Breath-Centered Immersion

Off to New York City this coming week to study with Leslie Kaminoff and 15 colleagues. Our "breath-centered immersion for hands-on yogis" should be an exciting exploration of the diaphragm, ribcage, thoracic spine, and core body structures as they all relate to the breathing mechanism. My hope is that I'll gain new insights and tools for working with things like asthma, COPD, panic/anxiety, hiatal hernia, and maybe scoliosis and other alignment issues. 

Ginger Miso Soup

Ginger is one of those foods that I always say that I would want with me on that desert island - I consider it to be essential and magical. In Chinese Herbal Medicine, fresh ginger (sheng jiang) is used to warm and detoxify the digestive system, help fight colds, and relieve nausea. To help with inflammation, I recommend ginger tea, and often combine it with fresh-squeezed lemon, and maybe a pinch of cayenne pepper.

Almost everyday, I make some variation of ginger miso soup. If I don't have much time, or just want something clean and simple, the soup might just consist of water, ginger, scallion, and miso. But most of the time it is heartier than that, with some shitake mushroom, rice or quinoa, carrot slices, egg, and maybe a few peanuts thrown in for good measure. That last addition always reminds me of breakfast congee in Chinatown, New York City.

I'll change the kind of miso that I use, according to the season and my taste. Lately I've been using the dark miso but I was gravitating toward the mellow white miso for quite a while. Miso is another hugely important food that I first learned about in Macrobiotic cooking classes. Like sauerkraut, yogurt, and kimchee, it is a fermented food, loaded with probiotics. Store it in the refrigerator, and never let it come to a boil ! After my soup has cooked, I turn off the light, serve it into individual bowls, and then add the miso - somewhere between a teaspoon and tablespoon, depending on the serving size and personal taste.


Balancing Strategies

A patient came in, fatigued, with an extremely sore throat, watery eyes, and a non-productive cough. Her doctor told her that she had contracted a virus, or possibly strep, but that her symptoms were also related to her allergies. Antibiotics were prescribed. 

In choosing my treatment strategy, I was cognizant of the need to combine at least two specific strategies. On the one hand, I wanted to mobilize her defenses to expel the pathogen. On the other hand, I needed to support her underlying energy reserves, so as to not further deplete her and leave her more fatigued. 

In thinking about that, I realized the parallels to what I was thinking with my dad’s situation in the hospital. He had fallen and fractured a couple of ribs, leading to blood and fluid build-up in his lungs. He was requiring oxygen and antibiotics.

On the one hand, he needed to rest and allow his body to heal. On the other hand, every day that he was stuck in a hospital bed, his body was being de-conditioned, which, at his age, is a huge challenge.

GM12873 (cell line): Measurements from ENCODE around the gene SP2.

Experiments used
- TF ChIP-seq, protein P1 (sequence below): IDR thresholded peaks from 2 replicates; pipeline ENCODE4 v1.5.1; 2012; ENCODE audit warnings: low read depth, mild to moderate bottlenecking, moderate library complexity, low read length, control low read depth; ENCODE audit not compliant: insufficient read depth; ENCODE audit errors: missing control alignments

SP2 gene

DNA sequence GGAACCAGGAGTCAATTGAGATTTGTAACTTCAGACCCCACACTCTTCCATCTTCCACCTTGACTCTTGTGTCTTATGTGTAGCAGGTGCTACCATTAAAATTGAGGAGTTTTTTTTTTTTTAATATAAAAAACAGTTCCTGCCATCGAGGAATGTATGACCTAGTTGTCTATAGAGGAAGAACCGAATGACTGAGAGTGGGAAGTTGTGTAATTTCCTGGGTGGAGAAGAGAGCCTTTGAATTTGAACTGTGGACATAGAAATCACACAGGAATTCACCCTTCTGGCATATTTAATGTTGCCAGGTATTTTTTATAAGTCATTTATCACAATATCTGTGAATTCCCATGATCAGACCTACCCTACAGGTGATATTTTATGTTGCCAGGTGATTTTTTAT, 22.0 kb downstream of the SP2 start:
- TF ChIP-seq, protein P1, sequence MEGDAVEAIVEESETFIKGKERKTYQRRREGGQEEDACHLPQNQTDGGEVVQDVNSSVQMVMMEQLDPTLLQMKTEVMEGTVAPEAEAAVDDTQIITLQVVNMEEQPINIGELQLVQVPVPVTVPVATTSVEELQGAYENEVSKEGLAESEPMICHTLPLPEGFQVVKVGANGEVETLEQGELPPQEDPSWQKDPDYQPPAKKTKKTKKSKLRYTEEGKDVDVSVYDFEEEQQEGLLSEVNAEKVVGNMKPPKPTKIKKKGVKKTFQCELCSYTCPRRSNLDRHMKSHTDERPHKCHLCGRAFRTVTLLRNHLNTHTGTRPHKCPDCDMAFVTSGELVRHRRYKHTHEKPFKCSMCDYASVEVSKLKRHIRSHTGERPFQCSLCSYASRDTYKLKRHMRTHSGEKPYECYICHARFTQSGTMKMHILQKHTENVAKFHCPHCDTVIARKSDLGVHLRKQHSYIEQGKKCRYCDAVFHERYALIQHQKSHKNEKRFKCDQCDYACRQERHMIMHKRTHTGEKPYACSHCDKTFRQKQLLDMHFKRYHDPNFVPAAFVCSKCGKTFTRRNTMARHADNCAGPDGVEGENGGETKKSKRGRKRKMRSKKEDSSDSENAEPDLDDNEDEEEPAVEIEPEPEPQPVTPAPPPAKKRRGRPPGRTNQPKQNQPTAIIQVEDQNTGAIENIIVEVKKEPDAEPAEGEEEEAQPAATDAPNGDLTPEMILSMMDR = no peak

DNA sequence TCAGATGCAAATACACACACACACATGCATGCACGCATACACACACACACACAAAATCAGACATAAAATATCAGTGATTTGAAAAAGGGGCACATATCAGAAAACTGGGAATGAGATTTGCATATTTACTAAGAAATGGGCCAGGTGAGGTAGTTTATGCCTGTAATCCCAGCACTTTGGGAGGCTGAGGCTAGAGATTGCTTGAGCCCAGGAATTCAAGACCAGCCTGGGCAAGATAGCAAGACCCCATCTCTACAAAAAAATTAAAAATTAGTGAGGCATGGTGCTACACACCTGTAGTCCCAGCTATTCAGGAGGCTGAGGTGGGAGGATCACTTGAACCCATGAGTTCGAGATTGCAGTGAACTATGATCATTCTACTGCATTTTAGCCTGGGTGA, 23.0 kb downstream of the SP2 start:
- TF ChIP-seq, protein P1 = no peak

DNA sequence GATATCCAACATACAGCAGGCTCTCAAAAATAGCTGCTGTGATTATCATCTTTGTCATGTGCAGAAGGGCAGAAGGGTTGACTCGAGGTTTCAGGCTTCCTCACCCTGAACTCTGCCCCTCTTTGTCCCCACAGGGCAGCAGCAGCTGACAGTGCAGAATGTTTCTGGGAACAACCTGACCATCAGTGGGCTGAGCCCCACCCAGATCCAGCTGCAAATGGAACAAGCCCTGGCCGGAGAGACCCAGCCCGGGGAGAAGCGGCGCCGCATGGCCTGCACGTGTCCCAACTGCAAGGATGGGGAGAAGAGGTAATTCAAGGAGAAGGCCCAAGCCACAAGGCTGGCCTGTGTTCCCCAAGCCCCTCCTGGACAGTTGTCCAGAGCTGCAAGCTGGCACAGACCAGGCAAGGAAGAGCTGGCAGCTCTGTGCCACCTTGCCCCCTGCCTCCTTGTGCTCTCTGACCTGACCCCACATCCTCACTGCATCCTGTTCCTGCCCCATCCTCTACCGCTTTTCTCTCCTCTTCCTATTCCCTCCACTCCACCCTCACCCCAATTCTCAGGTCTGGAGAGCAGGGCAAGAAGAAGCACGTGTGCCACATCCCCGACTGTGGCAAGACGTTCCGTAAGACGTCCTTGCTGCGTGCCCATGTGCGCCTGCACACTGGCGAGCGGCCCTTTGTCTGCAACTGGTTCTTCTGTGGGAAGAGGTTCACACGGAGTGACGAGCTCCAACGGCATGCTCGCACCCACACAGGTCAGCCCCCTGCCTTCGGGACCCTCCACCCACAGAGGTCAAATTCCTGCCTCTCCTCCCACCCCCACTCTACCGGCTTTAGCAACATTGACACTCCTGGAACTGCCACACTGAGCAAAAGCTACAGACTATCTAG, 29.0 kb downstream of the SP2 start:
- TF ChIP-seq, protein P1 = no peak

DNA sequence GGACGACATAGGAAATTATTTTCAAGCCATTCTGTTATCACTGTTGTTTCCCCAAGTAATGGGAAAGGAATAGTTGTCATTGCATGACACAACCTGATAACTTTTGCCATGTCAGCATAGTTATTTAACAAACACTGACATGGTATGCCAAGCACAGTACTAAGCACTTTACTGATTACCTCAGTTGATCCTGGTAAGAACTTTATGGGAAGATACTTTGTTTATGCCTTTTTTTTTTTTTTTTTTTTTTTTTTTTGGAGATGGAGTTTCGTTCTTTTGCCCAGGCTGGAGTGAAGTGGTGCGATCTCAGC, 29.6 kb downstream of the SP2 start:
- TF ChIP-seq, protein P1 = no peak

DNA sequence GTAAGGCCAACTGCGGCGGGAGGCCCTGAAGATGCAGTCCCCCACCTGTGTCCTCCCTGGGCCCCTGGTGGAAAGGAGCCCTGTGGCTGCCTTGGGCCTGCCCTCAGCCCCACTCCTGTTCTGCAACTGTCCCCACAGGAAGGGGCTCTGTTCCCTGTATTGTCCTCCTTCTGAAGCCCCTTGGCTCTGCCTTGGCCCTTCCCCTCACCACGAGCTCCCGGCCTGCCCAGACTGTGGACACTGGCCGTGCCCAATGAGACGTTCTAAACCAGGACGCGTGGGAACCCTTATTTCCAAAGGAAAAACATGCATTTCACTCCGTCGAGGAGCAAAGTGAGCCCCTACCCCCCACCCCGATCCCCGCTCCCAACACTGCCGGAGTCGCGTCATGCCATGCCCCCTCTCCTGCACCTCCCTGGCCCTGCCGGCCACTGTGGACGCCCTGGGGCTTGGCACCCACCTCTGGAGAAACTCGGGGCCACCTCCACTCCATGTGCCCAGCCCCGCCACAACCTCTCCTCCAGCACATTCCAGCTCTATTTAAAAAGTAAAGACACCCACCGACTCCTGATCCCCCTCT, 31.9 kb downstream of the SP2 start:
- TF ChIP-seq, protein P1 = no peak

My challenge was to find the balance between creating a calm, quiet, restful space for him to heal, while also pushing him to move his joints and limbs, and do whatever he could to increase the blood and oxygen circulation through his body. 

Both my patient’s situation and my dad’s, describe a dynamic tension between two seemingly opposing strategies


ALLOWING – something confirmed in physical therapy today.
With dad’s finger hooked to the oxygen sensor, he was instructed to breathe in through his nose, out through his mouth. Just a few breaths can change oxygen saturation levels. Trying too hard, he used a lot of energy, and his oxygen level fell. Just a few nice deep breaths, followed by a relaxation phase, and his oxygen levels were nice and high. The therapist encouraged him, as I always do, to adjust his posture to a more upright, open position. Allow the lungs to accept more oxygen. So, the take-home message; don’t “do”, allow.

Kindness - pass it on

Today I spent a lovely, nurturing hour in the warm sun, with my dad. Afterwards I went to my favorite Indian buffet. There is one guy that works there, who always asks how my dad is doing, as we had been in there many times together. I think it is so sweet of him to ask. 

When I was at the counter, to pay, he said; “it’s okay”, and waved me out the door. But I insisted on paying, telling him that someday I may really need his generosity, but that today I was okay, and would like to pay. So, instead, he punched two holes in my meal card, that, after ten purchased lunches, leads to one free one. 

I felt so good to have been seen by this relative stranger; to be cared about, and to be offered his generosity and kindness. It reminded me of the commercial in which people keep passing on a good turn, after witnessing someone else doing it. 

I do that in my clinic as well. If people need it, I can give them a break in the cost of the treatment or the supplements they purchase. I have that power; I can make that kind of choice. I like giving and receiving kindness.